Graffiti Art Work Legal in China: Beautiful Work Done in the Streets of Shanghai: Minions04:33

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Published on January 31, 2018

This video was made in Shanghai on Moganshan lu. In between metro Changshou lu and Shanghai Railway. A beautiful place for sight seeing. You can see Graffiti of Minions, and all sorts of other characters and art. Just bring your spray cans and paint!

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Here is a great article about graffiti in Shanghai with more photos:


The BMC crew’s studio is hidden in a small building between Shaanxi bei lu and Aomen lu. Between computers and canvas’ innumerable paint sprays are hidden, telling the secret of their artistic passion.
Mels, an American who came to Shanghai to study two and a half years ago, used to practice graffiti as a hobby back in the United States. “It became more concrete in China” he says.

In 2010 Mels met Read, a Shanghainese writer, who, at the time, was running another studio. The two joined forces and moved to their studio near Moganshan lu last February. Together with 3 other people, they constitute BMC, the most active graffiti crew in Shanghai. BMC have continued to develop their art form, while many other graffiti artists stopped several years ago.

Mostly, the BMC crew does murals and installations, whether it is in public or private. Earlier this year they painted the soccer stadium, as well as Shanghai studio, and they paint weekly on Moganshan lu, Shanghai’s graffiti hub.

Although Mels did not initially plan to develop graffiti to such a degree, he kept on doing it randomly, as it is much easier to do in China. In fact, technically there is no law in China about graffiti. This grey legal zone allows graffiti artists to paint without the fear of being sanctioned. There is no real graffiti culture here which has ensured legal passivity. Being a graffiti artist in the US is much harder, as it is forbidden by law and seen as vandalism. “Chinese people don’t really understand, they are confused and don’t know what we are doing” Mels states.

Read was one of the first people in Shanghai to start painting on the walls. He first started to paint in random places that nobody cared about, such as a building on Moganshan lu which was later demolished. Moganshan lu is pretty strategic for them, it gets the most people traffic and is great exposure for their work. People going to visit M50 also come to see Moganshan lu and the street itself attracts as many people as the art district.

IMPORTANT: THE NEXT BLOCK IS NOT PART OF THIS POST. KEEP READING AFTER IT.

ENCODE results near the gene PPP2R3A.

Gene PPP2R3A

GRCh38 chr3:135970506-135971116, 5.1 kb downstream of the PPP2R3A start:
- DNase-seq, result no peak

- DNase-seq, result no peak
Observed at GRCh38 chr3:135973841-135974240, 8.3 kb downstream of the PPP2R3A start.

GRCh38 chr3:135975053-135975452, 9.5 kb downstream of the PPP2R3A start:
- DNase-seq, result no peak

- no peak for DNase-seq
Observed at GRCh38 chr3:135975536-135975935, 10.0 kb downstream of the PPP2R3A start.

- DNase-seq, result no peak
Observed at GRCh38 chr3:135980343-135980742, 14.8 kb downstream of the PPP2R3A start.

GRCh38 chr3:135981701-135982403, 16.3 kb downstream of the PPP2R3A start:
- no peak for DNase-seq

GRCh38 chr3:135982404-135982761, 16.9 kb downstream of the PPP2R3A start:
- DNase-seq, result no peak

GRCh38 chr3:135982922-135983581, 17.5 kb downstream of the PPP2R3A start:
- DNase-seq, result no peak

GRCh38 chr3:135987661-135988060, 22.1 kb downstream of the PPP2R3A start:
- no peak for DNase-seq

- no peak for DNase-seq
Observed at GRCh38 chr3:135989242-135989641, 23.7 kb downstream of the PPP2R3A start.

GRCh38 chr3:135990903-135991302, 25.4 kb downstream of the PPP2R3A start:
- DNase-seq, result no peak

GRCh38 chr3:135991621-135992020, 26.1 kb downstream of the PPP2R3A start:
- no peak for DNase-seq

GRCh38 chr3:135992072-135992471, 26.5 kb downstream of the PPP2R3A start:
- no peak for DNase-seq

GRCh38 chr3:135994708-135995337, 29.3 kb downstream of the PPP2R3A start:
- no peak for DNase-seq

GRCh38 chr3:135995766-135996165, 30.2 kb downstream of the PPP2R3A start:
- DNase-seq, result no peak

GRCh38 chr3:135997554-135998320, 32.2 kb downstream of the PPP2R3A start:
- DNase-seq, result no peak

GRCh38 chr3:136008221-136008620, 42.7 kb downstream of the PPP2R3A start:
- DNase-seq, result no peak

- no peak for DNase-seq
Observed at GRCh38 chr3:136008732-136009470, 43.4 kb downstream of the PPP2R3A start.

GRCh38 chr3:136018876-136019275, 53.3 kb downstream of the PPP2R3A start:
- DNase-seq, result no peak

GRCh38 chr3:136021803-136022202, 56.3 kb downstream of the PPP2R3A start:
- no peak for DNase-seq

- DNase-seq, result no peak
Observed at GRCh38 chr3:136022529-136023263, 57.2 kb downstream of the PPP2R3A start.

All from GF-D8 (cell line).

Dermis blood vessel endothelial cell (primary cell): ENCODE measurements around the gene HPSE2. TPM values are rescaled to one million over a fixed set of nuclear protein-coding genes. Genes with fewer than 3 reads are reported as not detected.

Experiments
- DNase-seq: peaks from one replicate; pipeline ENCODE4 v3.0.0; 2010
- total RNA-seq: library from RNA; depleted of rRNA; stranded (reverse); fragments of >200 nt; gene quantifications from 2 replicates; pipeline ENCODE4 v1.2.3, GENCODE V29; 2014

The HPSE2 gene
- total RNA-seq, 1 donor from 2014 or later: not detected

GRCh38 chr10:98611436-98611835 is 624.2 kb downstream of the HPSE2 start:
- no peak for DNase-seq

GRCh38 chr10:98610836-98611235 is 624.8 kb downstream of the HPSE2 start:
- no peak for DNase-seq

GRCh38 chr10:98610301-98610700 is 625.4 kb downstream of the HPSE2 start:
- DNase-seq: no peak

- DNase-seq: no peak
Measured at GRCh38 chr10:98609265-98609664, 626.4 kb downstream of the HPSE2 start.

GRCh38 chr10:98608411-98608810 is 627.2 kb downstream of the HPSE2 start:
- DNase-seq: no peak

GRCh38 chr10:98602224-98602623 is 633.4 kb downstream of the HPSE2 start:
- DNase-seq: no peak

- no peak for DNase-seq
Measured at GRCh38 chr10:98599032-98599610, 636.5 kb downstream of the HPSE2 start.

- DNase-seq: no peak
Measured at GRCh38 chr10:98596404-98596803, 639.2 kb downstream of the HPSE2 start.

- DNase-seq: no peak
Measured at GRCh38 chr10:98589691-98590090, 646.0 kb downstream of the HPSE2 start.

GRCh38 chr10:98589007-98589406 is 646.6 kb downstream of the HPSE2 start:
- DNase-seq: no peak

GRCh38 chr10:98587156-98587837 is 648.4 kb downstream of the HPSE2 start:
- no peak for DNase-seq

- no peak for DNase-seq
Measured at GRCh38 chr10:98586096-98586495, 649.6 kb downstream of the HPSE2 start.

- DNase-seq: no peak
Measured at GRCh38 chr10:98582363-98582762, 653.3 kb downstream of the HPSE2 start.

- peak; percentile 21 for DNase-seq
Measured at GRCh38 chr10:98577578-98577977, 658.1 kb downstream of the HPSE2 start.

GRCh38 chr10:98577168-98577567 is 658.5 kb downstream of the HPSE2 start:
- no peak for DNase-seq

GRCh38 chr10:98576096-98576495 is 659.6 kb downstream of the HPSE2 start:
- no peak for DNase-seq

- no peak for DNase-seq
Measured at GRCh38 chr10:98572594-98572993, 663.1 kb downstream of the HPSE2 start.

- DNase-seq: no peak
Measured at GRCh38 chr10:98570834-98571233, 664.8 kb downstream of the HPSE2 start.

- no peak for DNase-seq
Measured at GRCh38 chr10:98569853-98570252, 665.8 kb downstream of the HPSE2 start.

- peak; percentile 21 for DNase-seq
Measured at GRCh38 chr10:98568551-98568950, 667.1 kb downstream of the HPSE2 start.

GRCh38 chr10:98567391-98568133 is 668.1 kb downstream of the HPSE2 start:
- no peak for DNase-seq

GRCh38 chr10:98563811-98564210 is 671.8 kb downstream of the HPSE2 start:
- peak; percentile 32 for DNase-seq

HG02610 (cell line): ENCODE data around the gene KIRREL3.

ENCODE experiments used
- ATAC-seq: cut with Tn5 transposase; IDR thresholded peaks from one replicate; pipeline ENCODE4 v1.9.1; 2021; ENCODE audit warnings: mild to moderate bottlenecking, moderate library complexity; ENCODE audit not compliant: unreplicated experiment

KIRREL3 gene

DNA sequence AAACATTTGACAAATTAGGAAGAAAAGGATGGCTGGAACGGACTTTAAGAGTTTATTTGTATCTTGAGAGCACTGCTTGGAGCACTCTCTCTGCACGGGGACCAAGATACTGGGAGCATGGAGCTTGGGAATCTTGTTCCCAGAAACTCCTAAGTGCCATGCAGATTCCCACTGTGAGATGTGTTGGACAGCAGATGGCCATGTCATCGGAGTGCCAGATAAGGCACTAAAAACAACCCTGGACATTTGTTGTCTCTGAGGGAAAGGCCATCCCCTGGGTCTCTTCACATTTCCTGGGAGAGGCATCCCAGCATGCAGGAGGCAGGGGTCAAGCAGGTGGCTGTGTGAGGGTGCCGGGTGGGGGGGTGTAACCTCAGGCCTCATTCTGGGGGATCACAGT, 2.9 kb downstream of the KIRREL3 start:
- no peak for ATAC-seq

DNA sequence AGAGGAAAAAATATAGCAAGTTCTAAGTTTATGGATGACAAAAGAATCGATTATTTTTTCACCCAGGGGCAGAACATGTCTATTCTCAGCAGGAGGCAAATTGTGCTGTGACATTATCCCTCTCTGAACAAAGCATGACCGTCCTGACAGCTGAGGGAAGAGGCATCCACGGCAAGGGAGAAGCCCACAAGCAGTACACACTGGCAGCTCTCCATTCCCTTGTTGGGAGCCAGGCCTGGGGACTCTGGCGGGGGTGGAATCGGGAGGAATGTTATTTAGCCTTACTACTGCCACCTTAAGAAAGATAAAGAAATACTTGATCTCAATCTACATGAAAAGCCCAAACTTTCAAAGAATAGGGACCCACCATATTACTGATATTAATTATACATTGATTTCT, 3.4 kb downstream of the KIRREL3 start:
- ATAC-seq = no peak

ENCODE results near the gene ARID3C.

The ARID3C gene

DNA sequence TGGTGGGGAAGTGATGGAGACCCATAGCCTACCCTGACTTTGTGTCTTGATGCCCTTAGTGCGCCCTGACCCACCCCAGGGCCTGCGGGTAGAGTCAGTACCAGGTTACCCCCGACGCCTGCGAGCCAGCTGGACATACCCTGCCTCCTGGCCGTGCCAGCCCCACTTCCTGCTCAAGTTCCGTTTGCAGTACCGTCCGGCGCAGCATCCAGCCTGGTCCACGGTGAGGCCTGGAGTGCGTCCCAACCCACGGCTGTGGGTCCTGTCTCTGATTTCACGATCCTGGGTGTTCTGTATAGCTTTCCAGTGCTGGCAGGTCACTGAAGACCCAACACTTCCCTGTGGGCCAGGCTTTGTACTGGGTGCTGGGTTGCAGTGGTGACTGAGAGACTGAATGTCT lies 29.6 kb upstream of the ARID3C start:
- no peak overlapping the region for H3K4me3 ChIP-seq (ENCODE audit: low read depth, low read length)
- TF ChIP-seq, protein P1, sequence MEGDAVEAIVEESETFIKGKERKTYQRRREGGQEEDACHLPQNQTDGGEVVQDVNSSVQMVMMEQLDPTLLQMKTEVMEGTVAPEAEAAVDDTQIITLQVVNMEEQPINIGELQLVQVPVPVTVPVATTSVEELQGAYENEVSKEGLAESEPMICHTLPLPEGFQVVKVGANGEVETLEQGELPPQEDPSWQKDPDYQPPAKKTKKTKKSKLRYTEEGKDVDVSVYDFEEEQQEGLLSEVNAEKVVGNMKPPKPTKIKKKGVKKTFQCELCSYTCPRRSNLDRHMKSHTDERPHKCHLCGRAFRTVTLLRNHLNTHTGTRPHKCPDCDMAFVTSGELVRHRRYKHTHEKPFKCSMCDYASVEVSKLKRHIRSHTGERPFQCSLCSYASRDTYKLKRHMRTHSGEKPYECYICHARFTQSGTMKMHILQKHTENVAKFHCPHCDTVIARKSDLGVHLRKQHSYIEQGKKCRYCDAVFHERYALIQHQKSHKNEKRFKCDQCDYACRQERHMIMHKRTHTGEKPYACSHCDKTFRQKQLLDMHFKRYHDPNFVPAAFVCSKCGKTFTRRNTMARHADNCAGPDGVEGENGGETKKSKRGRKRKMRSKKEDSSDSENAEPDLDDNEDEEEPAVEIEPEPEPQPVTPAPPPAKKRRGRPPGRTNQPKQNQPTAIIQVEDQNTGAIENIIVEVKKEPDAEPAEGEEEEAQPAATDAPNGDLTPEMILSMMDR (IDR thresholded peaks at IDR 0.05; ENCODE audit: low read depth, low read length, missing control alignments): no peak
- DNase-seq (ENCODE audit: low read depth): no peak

In Shanghai, among a population of about 30 graffiti artists, only 10 are active, which makes the BMC crew the most active crew in the city so far. “We draw two to three times a week” Mels says.

Being a graffiti artist takes dedication and a lot of practice. In Shanghai, thanks to the grey legal zone, graffiti artists can take their time to practice and are able to fully experiment and develop their skills. Even though it is much safer to tag here, it obviously depends on location. Mels comments, “A friend of mine tagged the inside of a club and got caught. But she negotiated and made out with only a 500 RMB fine! When I think about the US where they literally hunt you, I am pretty happy to be here!”

On Moganshan lu, the BMC crew has time to paint; they are able to work on their individual pieces, paying special attention to details. “Read is the slowest among us! Obviously it depends on the size of the piece but most of the time he needs around 3 hours!” Mels says that he developed a kind of paranoia while doing graffiti in the US. There was a veritable war between the police and the artists, a cat and mouse game, but also between the artists themselves. “It is very hostile back in the US. But here there is a real community. It’s a friendly competition. We are not fighting for a spot but competing on the style”.

However, legal graffiti is not graffiti. Thus Moganshan lu is not really graffiti, according to Mels. Graffiti must denounce something, and through this it displays to the world a sense of discontent; it is often emotive, designed to engineer change. Now, the crew is planning on painting the sides of the Suzhou River, a spot which is very visible. This is more difficult as they will need to watch out at all times. This would be unique in Shanghai, and a good alternative to Moganshan lu!

In the future, the crew would like to get a public studio in order to be more open to their audience. They are also doing an art gallery this autumn, and organizing a “Black Book Session” this summer in their studio, where they will displays several canvas’ and other works; they will also let people look at their scrapbook. In addition to graffiti, they do some advertising and design work.

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